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Despite her pious husband's doubts, she does, in the form of a store catering to Kaaterskill's "summer people"--a community Goodman brings memorably to life. The Shulmans' neighbor Andras Melish, a Hungarian who fled World War II and a vanished world of assimilated European Jewry, struggles to understand his young Argentinian wife Nina, whose need for tradition grows with each passing year. The ailing Rav Kirshner must decide which son will carry on in his shoes: dutiful but plodding Isaiah or his brilliant but secular brother Jeremy. Andras and Nina's daughter befriends an Arab girl, while Elizabeth and Isaac's daughter dreams in secret of Israel. Meanwhile, the town's year-round residents observe the Orthodox newcomers with bewilderment and occasional dismay.
As she proved in a warm and funny 1996 collection of stories, The Family Markowitz, Goodman is an unparalleled observer of human nature. Here, she charts with quiet assurance the daily rhythms of Kaaterskill: the meals prepared and eaten, the Holy Days observed, the ebb and flow of married life. Goodman gets all the important details right; her children's dialogue, for instance, is unerring. Above all, however, she brings to the subject of religious life a seriousness and subtlety rarely found in recent fiction. Wise was the word used again and again to describe The Family Markowitz. Applied to Kaaterskill Falls, it is no less apt. --This text refers to an out of print or unavailable edition of this title.
I don't have enough meaningful superlatives in my vocabulary to describe this bookPublished 2 months ago by Cathy Rothfeld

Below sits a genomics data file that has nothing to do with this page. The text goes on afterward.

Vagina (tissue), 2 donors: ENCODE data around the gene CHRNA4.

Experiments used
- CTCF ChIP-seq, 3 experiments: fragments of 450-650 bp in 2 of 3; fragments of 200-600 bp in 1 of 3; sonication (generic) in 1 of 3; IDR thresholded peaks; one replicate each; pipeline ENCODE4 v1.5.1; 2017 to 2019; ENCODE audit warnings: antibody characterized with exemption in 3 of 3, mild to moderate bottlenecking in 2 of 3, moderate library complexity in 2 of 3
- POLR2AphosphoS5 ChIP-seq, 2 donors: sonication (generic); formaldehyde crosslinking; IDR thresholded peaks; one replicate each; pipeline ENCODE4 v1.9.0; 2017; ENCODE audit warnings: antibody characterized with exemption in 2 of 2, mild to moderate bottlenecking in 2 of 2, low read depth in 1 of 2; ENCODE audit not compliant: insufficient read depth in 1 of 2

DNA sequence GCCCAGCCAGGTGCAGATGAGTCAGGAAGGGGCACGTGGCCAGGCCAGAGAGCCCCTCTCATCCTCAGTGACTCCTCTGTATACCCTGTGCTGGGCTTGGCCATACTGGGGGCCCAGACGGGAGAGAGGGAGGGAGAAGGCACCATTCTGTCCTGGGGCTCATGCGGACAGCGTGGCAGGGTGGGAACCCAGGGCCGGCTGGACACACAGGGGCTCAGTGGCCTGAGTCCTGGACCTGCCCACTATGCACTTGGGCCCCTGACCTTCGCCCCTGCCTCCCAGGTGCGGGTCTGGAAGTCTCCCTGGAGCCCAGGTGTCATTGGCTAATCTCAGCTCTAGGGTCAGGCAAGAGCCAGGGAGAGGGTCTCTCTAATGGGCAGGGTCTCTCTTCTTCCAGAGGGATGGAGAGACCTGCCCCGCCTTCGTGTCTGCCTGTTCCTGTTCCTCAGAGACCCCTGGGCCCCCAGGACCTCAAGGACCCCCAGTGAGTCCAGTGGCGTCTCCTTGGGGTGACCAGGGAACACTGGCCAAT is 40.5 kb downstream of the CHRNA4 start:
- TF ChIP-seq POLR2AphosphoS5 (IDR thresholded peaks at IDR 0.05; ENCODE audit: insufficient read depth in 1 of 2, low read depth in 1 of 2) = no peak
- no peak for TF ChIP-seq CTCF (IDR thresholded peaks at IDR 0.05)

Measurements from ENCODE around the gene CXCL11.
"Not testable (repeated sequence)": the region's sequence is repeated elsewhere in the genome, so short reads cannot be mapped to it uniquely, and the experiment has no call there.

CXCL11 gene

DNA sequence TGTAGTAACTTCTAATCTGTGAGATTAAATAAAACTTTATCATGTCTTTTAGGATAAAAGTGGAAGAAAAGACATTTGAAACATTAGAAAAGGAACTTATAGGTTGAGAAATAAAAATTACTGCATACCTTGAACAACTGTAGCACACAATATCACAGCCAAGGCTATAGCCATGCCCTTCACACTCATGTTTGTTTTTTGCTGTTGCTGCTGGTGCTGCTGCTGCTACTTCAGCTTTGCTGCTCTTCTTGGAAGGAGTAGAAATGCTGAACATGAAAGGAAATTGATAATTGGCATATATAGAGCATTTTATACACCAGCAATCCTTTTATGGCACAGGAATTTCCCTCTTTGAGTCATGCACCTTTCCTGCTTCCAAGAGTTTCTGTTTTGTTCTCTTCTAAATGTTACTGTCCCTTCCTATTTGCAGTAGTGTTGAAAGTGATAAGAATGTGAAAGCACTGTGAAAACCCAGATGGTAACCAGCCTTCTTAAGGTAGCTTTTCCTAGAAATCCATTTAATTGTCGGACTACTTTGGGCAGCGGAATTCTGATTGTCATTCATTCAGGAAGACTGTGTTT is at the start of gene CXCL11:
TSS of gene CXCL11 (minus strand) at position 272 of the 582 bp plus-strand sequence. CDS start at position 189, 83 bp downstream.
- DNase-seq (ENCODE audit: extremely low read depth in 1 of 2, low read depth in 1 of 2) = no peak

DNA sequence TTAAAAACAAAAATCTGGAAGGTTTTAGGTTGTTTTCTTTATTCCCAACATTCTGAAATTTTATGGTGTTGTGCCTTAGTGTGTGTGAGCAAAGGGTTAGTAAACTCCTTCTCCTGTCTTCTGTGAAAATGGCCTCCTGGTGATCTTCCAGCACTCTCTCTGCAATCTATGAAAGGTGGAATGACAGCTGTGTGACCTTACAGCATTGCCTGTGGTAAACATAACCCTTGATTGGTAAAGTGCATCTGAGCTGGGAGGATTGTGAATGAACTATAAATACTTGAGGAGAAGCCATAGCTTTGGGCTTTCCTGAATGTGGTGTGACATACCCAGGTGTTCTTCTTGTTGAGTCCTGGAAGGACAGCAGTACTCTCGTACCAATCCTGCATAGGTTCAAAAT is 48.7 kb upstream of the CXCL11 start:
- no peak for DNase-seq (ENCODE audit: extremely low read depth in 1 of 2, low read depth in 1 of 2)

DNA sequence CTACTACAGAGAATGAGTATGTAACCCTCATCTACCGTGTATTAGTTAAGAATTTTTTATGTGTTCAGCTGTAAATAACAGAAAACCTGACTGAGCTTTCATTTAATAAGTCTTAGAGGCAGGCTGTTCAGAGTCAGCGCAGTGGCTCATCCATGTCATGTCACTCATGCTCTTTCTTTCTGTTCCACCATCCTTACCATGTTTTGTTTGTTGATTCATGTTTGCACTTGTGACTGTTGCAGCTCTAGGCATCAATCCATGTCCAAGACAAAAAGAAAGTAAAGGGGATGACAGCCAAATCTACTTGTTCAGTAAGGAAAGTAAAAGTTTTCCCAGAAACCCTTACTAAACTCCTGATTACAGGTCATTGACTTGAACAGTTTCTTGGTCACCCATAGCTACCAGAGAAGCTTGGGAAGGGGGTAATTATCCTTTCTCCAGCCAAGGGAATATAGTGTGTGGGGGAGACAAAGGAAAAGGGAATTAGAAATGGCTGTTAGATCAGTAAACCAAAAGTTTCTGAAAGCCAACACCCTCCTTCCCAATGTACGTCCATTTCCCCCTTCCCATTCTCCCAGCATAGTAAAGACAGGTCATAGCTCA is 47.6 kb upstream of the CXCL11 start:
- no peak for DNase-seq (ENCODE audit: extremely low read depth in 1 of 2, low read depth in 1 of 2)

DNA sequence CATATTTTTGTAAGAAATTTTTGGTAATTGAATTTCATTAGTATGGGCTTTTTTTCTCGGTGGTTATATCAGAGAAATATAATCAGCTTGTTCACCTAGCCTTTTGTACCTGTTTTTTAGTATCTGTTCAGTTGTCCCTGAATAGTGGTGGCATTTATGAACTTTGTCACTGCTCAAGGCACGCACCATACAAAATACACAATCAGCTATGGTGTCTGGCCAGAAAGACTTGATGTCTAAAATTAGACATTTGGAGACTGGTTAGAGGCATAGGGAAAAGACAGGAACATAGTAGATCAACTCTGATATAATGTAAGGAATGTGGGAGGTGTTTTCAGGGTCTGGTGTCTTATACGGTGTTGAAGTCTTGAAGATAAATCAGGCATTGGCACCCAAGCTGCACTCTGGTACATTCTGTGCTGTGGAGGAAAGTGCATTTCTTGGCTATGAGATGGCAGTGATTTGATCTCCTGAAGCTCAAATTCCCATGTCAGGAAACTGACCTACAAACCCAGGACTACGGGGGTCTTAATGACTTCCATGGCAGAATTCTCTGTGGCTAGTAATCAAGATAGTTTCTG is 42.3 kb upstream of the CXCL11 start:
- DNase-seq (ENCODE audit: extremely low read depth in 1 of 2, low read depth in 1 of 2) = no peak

interesting education of Jewish traditions and a warm, languid depiction of intertwined families. I so wanted Elizabeth to flourish and still reconcile her faith in tradition... Read morePublished 9 months ago by Dennis Hamsher
The most boring book that was well written! The story is is ok but the descriptions kill me. They are so boring. I finished the book in one week because it was a class read. Read morePublished 11 months ago by Ruqayah Zuhair
Could not hold reader interest. Shallow characterizations, incoherent. Admittedly depicts an alien world to most readers. Love her other books such as The Cookbook Collector. Read morePublished 15 months ago by CC.
Dull, dull, dull. I do not know how I finished the book. I think that I thought there would be a story somewhere but there was not. Read morePublished 15 months ago by Jean C. Fox
The title Kaaterskill Falls refers to the make-believe town in upstate New York where a sect of Orthodox Jews migrate every summer from the steaming city an hour or so south -... Read morePublished 19 months ago by Marcy A. Sheiner
One of the most beautifully written books I've encountered. It's richly textured and very evocative. It's the kind of book you don't want to end.Published 23 months ago by Jeremy Glass
The best part of this book is that it set in the late 1970's and touches on political and international events that I remember as a kid. Read morePublished 23 months ago by leora baumgarten